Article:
Third, I agree the essential purpose of medical school is to train “individuals who know how to cure patients”. Only a few students will become public health commissioners. Like me, most will work in ERs, hospital wards, ORs, clinics, and ICUs. Medical students need how to learn to save lives and minimize suffering for the patients they will encounter there. I further agree that to do this well, students need “rigorous training in medical science”. I view that as my mission as an educator, and so I’ve devoted enormous effort to teaching students neuroanatomy, neuroradiology, and the diagnosis and treatment of neurological diseases. The core function of medical school should be to teach students what they need to know to treat patients.
Fourth, I agree that our medical schools have generally been able to “develop individuals who know how to cure patients”. Everyday, in clinics and hospitals all over this country, diverse healthcare workers provide excellent care to diverse patients, and there’s evidence doctors do a solid job of taking care of patients of different races (here and here). There are a lot of good doctors out there. The news isn’t all bad. And when doctors are overtly racist, they can be fired and exposed in the news, at least if their actions are captured on camera. Medicine should have no tolerance for such people, and I think Dr. Goldfarb would agree with me about this.
Fifth, like Dr. Goldfarb I don’t want patients to feel they must “seek out physicians matching their own race” to get proper treatment. Though I understand why some patients may choose to do so today, we should strive for a world where everyone receive excellent, compassionate care from whomever they see. My hospital has a psychiatric ward for patients who speak Mandarin or Cantonese. This makes perfect sense. Beyond this, I don’t want hospitals to be segregated. I don’t know anyone who wants this.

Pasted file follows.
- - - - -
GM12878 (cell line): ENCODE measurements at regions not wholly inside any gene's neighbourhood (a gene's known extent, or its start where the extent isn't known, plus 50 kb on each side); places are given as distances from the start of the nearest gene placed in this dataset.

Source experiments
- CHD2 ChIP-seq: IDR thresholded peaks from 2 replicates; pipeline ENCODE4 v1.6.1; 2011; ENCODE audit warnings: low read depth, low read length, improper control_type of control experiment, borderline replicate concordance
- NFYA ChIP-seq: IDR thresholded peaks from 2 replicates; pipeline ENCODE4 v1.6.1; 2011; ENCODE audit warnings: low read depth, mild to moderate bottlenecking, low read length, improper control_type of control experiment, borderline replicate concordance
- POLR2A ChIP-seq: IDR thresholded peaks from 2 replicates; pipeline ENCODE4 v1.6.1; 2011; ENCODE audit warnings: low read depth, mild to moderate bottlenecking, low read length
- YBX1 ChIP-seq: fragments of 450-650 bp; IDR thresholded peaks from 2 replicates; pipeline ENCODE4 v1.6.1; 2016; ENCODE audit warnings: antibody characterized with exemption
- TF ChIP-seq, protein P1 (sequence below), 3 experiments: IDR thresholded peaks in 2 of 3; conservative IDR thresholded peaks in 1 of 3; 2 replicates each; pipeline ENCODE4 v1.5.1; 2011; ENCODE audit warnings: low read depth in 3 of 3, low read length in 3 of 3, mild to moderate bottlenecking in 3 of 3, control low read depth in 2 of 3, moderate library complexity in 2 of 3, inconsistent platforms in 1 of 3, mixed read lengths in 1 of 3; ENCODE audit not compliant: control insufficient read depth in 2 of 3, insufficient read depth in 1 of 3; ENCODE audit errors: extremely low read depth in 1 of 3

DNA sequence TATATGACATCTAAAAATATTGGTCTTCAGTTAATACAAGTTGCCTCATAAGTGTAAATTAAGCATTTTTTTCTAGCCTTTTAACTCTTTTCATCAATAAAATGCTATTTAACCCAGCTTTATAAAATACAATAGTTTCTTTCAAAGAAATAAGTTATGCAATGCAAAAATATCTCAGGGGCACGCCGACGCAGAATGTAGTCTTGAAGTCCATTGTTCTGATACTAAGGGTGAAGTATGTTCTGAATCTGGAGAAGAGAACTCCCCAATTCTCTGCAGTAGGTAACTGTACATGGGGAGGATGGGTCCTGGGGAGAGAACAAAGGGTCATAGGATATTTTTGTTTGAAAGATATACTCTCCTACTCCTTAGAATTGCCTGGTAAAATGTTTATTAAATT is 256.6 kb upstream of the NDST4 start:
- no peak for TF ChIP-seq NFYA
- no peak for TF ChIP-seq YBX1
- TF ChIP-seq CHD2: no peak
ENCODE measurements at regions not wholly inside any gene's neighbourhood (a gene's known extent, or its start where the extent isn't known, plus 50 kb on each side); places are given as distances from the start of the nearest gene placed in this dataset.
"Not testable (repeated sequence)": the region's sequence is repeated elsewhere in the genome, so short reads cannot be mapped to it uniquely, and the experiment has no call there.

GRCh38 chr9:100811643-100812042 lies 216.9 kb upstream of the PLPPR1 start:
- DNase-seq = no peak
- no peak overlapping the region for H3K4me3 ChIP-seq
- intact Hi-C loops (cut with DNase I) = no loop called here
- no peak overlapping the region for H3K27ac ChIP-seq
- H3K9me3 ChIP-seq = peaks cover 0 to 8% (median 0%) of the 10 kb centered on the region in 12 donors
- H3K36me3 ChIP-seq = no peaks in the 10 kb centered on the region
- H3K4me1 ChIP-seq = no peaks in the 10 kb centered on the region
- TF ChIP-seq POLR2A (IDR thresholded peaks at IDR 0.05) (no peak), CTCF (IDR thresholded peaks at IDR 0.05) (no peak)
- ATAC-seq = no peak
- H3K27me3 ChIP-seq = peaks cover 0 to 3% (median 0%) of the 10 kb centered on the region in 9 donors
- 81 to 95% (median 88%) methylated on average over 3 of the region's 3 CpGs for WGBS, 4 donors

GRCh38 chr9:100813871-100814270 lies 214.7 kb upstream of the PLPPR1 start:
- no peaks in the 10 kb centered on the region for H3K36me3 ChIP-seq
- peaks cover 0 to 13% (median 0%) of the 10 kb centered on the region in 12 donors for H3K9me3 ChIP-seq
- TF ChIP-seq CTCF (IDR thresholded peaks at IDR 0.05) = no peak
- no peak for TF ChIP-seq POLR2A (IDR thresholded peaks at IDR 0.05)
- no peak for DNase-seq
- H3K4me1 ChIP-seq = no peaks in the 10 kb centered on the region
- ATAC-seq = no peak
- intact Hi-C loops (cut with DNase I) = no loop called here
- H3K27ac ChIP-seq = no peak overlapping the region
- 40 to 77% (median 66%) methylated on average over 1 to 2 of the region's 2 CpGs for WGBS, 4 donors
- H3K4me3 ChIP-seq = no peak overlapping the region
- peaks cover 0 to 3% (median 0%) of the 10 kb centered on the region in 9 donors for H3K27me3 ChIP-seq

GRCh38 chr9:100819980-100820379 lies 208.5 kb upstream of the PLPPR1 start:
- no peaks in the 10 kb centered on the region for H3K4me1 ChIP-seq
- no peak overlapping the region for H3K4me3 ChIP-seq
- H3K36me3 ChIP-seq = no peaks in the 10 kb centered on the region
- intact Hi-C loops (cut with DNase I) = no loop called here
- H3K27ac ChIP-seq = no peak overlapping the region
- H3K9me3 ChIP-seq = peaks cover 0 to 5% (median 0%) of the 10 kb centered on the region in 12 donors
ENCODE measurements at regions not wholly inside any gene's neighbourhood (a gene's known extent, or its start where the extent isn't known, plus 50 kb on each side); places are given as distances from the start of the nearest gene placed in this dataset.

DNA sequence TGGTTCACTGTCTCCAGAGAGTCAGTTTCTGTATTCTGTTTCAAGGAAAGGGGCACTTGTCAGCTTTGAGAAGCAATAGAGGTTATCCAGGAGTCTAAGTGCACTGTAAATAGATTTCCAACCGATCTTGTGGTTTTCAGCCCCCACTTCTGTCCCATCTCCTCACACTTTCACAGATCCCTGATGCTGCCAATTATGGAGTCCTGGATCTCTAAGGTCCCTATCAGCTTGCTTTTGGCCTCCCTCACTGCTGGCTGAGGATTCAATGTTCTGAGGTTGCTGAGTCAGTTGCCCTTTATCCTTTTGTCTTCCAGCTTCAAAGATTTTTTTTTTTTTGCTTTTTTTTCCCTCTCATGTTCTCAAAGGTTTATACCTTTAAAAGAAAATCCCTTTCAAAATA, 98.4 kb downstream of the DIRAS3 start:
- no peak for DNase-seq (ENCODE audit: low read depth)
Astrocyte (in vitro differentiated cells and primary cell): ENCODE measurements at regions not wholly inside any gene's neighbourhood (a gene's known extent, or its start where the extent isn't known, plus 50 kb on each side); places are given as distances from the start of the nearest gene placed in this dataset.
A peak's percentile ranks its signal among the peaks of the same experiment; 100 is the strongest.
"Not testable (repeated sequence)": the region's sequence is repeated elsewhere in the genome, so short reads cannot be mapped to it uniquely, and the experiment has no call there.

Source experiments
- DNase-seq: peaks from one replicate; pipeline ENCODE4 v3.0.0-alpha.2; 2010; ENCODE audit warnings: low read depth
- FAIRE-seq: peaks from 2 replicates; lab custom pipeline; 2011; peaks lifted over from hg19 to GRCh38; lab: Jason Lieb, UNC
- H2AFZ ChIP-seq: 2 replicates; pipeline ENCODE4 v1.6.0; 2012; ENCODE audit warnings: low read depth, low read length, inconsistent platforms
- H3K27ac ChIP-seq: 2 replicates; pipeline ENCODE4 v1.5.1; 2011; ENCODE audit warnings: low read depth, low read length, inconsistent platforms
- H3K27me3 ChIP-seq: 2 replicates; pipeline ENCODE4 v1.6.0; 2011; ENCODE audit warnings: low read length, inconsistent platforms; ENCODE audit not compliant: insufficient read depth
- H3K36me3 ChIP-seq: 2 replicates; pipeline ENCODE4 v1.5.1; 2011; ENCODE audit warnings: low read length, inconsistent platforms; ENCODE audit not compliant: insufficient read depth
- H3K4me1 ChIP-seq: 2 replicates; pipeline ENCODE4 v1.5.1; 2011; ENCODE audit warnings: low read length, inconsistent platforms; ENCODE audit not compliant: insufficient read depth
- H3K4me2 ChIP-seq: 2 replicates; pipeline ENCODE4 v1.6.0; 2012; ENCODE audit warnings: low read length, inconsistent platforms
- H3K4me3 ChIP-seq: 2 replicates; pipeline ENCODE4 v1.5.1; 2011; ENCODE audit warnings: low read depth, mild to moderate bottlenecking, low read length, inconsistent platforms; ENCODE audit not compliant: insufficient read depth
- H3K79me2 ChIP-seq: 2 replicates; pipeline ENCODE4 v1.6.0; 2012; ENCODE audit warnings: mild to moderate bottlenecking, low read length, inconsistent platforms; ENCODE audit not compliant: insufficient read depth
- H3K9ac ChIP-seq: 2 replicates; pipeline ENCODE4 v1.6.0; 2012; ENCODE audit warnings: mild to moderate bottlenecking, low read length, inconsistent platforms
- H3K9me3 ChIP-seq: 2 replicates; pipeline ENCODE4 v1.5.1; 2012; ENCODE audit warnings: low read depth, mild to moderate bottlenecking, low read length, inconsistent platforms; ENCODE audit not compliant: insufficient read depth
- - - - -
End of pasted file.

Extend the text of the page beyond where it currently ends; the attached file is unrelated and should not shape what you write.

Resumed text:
Sixth, I agree that criticisms of “these issues” are not off-limits. Dr. Goldfarb’s often excoriates the Implicit Association Test and its purported ability to reveal bias, for example. This is entirely fair, and like any subject in medicine, scholarship on “these issues” needs to be held to high standards. Studies that purport to show racial bias in medicine are not sacrosanct, and those who reveal their methodological flaws are not racist. They are doing important work (here and here).